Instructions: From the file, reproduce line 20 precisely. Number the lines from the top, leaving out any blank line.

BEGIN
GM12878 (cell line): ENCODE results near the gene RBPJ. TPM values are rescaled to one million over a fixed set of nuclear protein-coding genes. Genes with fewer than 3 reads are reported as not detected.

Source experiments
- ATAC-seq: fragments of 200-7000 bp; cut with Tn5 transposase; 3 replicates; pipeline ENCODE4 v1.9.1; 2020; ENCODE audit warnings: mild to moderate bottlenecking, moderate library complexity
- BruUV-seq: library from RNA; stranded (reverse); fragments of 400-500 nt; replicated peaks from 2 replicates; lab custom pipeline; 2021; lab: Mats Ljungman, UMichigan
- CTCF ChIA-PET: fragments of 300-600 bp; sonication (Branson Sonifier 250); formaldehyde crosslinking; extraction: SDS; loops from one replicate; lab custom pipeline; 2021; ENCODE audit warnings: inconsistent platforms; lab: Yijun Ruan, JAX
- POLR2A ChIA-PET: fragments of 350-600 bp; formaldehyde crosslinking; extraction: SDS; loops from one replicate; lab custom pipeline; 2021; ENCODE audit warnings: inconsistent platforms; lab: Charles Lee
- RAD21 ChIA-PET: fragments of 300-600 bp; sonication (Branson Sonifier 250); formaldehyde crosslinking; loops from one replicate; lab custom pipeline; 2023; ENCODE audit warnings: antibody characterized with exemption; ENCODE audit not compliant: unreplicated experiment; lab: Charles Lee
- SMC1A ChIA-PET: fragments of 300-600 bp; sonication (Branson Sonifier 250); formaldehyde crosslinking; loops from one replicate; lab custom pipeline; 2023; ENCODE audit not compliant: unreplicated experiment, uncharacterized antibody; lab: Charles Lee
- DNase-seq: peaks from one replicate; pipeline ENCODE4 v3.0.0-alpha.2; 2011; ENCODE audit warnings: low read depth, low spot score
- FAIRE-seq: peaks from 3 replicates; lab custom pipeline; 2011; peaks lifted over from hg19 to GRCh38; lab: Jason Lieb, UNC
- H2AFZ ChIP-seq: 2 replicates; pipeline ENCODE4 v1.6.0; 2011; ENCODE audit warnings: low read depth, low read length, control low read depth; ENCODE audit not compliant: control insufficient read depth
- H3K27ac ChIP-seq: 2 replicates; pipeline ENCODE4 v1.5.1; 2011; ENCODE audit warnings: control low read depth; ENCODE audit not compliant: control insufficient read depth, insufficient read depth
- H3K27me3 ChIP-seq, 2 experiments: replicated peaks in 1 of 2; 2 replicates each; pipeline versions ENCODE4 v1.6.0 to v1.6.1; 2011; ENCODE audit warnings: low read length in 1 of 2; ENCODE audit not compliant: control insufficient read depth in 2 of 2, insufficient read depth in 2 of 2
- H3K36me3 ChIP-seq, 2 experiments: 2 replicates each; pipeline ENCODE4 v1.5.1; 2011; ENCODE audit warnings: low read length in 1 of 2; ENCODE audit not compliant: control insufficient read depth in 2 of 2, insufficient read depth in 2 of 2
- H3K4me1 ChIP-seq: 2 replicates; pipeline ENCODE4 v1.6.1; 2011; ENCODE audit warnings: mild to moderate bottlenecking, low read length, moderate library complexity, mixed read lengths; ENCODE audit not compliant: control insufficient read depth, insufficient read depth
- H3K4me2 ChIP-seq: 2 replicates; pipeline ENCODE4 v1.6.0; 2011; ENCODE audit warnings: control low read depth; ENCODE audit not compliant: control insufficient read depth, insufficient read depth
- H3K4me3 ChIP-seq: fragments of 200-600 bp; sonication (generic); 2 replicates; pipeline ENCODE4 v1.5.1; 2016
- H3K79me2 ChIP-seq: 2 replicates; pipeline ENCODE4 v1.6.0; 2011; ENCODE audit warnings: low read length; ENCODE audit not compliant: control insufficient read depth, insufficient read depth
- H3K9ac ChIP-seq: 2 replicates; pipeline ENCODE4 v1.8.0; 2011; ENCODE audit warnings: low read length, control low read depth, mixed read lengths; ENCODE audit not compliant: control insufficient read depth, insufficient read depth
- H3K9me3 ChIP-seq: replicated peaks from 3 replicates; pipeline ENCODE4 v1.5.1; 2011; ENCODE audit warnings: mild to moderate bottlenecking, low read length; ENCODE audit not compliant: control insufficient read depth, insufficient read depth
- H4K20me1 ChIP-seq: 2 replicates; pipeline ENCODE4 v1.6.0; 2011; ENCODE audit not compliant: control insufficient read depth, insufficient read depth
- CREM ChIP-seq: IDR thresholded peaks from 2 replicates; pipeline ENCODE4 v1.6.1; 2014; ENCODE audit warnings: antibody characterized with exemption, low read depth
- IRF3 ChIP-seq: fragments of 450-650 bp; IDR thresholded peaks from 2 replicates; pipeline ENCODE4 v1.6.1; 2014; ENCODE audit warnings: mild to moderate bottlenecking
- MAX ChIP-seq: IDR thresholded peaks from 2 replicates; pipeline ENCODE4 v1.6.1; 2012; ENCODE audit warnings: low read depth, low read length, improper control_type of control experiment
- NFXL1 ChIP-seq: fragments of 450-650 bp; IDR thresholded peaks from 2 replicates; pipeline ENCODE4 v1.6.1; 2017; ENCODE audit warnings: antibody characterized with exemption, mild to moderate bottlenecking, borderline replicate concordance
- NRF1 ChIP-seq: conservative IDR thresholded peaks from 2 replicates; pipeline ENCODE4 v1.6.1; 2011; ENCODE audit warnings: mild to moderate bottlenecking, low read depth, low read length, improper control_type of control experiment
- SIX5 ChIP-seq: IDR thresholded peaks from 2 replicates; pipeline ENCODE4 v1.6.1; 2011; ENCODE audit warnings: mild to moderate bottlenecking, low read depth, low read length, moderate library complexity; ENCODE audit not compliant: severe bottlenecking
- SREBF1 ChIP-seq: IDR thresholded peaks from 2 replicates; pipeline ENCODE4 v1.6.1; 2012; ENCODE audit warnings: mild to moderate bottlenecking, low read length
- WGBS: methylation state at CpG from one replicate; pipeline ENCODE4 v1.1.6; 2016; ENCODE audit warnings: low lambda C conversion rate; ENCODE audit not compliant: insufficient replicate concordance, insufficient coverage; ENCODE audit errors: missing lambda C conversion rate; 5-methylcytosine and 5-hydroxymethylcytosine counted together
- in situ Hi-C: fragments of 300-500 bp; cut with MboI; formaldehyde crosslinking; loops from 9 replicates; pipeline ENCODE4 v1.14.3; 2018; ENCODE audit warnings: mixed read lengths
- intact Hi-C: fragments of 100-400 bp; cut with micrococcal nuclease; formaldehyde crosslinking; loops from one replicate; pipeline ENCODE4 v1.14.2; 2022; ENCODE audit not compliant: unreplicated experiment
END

- H3K9me3 ChIP-seq: replicated peaks from 3 replicates; pipeline ENCODE4 v1.5.1; 2011; ENCODE audit warnings: mild to moderate bottlenecking, low read length; ENCODE audit not compliant: control insufficient read depth, insufficient read depth